Writing Excuses 6.17: Writing Assistants

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Editor’s Note: This post has been written by Linda K. Strahl, an editor at the Jet Fuel Review. Her full bio can be found at the end of this post.

This week’s podcast there are two guests. Quoting the Writing Excuses site, “Peter Ahlstrom, assistant to Brandon Sanderson, and Valerie Dowbenko, assistant to Pat Rothfuss, join Brandon and Dan to talk about what they do for “their authors.” The phrase comes to mind, “Where ever there is greatness, someone is always standing on another’s shoulders,” which seems to be only a fraction of the whole story behind the job writing assistants actually do.

Valerie tells the audience that her job has a very large general and particular description that she cannot really put into writing. To make it easier on the listeners she just list a few of the tasks she is required to do, from background research to shopping for shoes, her job gives Patrick more time to write, rather than deal with the mundane tasks of living. She later tells us the many ways Patrick thinks and approaches everything, which is something I think Patrick fans would enjoy listening to.

Peter, was rather more reluctant to divulge his, “behind the scenes work,” most likely because Brandon was sitting next to him. Though this put a dampener on his candor, he eventually let the audience know about his tasks as “Knave” to Brandon’s company. As the middle man between Brandon and the world, Peter does the job of editing previous works that Brandon no longer has time for. He limits the things Brandon has to deal with while making him focus on what his author (Brandon) does have to do. It is said that he does that task rather poorly, because everything Brandon thinks of is just to interesting. Valerie complains about the same hardship.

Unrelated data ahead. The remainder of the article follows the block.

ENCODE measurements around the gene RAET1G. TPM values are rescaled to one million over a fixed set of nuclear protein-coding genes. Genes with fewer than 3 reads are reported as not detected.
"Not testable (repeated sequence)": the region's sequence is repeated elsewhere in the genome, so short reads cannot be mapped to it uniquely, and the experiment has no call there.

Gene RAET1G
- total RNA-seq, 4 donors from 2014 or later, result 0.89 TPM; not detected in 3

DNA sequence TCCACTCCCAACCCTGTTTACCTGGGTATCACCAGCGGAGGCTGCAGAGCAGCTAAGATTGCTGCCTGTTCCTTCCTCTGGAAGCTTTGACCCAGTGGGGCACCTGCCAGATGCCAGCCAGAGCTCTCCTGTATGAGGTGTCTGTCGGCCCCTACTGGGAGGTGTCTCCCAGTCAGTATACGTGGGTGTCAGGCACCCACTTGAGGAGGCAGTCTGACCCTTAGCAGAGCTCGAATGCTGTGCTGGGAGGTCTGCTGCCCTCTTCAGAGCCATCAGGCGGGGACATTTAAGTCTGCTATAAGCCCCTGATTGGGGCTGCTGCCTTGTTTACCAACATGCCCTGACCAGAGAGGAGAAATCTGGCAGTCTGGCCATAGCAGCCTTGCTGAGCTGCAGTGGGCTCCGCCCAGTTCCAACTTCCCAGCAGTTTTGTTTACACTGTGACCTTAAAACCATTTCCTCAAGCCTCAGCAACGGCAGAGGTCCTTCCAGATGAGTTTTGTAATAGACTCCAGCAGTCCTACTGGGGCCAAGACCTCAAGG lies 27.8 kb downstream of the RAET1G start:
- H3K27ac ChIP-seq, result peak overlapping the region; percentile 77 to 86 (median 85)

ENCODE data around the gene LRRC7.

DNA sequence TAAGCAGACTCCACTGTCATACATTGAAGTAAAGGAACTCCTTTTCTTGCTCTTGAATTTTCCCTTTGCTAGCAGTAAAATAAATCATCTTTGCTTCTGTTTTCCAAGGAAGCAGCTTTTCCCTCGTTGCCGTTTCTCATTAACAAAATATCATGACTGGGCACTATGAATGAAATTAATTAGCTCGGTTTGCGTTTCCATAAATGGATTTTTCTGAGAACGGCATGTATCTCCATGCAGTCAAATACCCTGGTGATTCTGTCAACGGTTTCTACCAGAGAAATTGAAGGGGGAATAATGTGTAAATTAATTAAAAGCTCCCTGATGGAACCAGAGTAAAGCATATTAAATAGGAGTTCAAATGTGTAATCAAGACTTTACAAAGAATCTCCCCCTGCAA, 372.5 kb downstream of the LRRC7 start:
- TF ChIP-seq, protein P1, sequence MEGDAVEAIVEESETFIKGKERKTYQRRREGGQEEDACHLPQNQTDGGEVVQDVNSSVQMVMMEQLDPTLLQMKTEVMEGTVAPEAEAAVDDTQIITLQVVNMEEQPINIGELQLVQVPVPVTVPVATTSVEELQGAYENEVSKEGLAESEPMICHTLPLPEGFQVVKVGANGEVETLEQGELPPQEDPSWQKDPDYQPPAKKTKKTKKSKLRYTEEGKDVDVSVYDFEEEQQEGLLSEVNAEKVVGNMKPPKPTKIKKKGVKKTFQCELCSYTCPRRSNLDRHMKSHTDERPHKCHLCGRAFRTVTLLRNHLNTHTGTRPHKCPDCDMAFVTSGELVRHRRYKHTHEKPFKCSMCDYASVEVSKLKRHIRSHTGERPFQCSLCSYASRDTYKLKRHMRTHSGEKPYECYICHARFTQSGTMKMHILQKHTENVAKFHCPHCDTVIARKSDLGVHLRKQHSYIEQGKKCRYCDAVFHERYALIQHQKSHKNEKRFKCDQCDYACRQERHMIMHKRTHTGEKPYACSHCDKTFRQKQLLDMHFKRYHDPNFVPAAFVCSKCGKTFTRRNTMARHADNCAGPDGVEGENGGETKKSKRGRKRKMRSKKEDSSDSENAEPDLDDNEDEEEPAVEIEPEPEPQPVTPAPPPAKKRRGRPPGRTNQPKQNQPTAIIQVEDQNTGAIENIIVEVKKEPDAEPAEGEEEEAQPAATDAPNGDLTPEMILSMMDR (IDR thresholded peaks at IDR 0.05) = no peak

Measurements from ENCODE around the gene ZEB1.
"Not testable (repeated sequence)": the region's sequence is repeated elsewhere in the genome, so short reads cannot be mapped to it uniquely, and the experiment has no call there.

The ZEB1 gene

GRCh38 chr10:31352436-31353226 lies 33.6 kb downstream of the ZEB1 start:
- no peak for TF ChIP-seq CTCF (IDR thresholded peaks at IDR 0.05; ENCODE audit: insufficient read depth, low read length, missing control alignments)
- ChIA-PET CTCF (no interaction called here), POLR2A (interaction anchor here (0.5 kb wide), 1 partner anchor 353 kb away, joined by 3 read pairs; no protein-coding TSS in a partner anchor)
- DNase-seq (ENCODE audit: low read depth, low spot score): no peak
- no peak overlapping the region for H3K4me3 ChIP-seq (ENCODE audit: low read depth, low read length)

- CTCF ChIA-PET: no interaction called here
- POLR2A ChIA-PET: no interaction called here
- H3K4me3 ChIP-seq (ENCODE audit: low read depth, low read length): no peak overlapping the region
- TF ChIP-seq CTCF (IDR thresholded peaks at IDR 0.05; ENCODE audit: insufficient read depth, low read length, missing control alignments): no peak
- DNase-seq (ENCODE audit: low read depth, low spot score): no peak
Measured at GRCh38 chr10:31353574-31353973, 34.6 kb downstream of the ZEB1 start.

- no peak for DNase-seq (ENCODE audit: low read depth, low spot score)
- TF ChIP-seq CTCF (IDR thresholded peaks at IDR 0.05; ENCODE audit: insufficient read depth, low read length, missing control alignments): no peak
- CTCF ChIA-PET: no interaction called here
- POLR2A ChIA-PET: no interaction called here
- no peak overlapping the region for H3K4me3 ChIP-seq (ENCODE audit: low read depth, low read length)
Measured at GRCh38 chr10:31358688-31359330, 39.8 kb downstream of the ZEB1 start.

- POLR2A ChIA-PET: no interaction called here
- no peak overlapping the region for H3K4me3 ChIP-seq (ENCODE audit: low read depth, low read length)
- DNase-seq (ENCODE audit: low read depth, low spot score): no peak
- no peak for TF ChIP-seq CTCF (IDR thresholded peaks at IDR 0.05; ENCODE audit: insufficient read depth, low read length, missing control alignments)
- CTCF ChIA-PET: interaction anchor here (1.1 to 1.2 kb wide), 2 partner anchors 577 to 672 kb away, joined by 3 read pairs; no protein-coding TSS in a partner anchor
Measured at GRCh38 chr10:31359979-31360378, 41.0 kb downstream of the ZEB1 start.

There is a common phrase description for assistants, “an extra brain,” in the process of writing. When a writer has so many things to do, and a majority of it just interferes with writing, it is easier for a writer to hire someone to deal with all the “other stuff.” Through this podcast, we can see the external process of writing and its multiple road blocks.

To learn more about tasks assistants have, and the characters of the authors they work for, listen to the podcast. I enjoyed it myself, mostly because I am a huge fan of Patrick Rothfuss, but I think it is always interesting to find out the details about an author and how they work. This I believe is the fundamental purpose of this podcast, which is definitely showcased with the topic of choice this week.

Audiobook Pick-of-the-Week: Ready Player One, by Ernest Cline, narrated by Wil Wheaton.

Writing Prompt: First person once removed — give us a story from the perspective of a first person narrator who is NOT the cool person. Example: Sherlock Holmes.

Editor’s Note: Linda K Strahl is a transfer student from University of Wisconsin- La Crosse, where she was studying Archaeology and minoring in Creative Writing. She came to Lewis University in Fall of 2010 to major in Creative Writing. After participating in the production of two plays at Phillip Lynch Theater she has become an enthusiastic dramaturg, and is contemplating a career as a researcher and playwriter.

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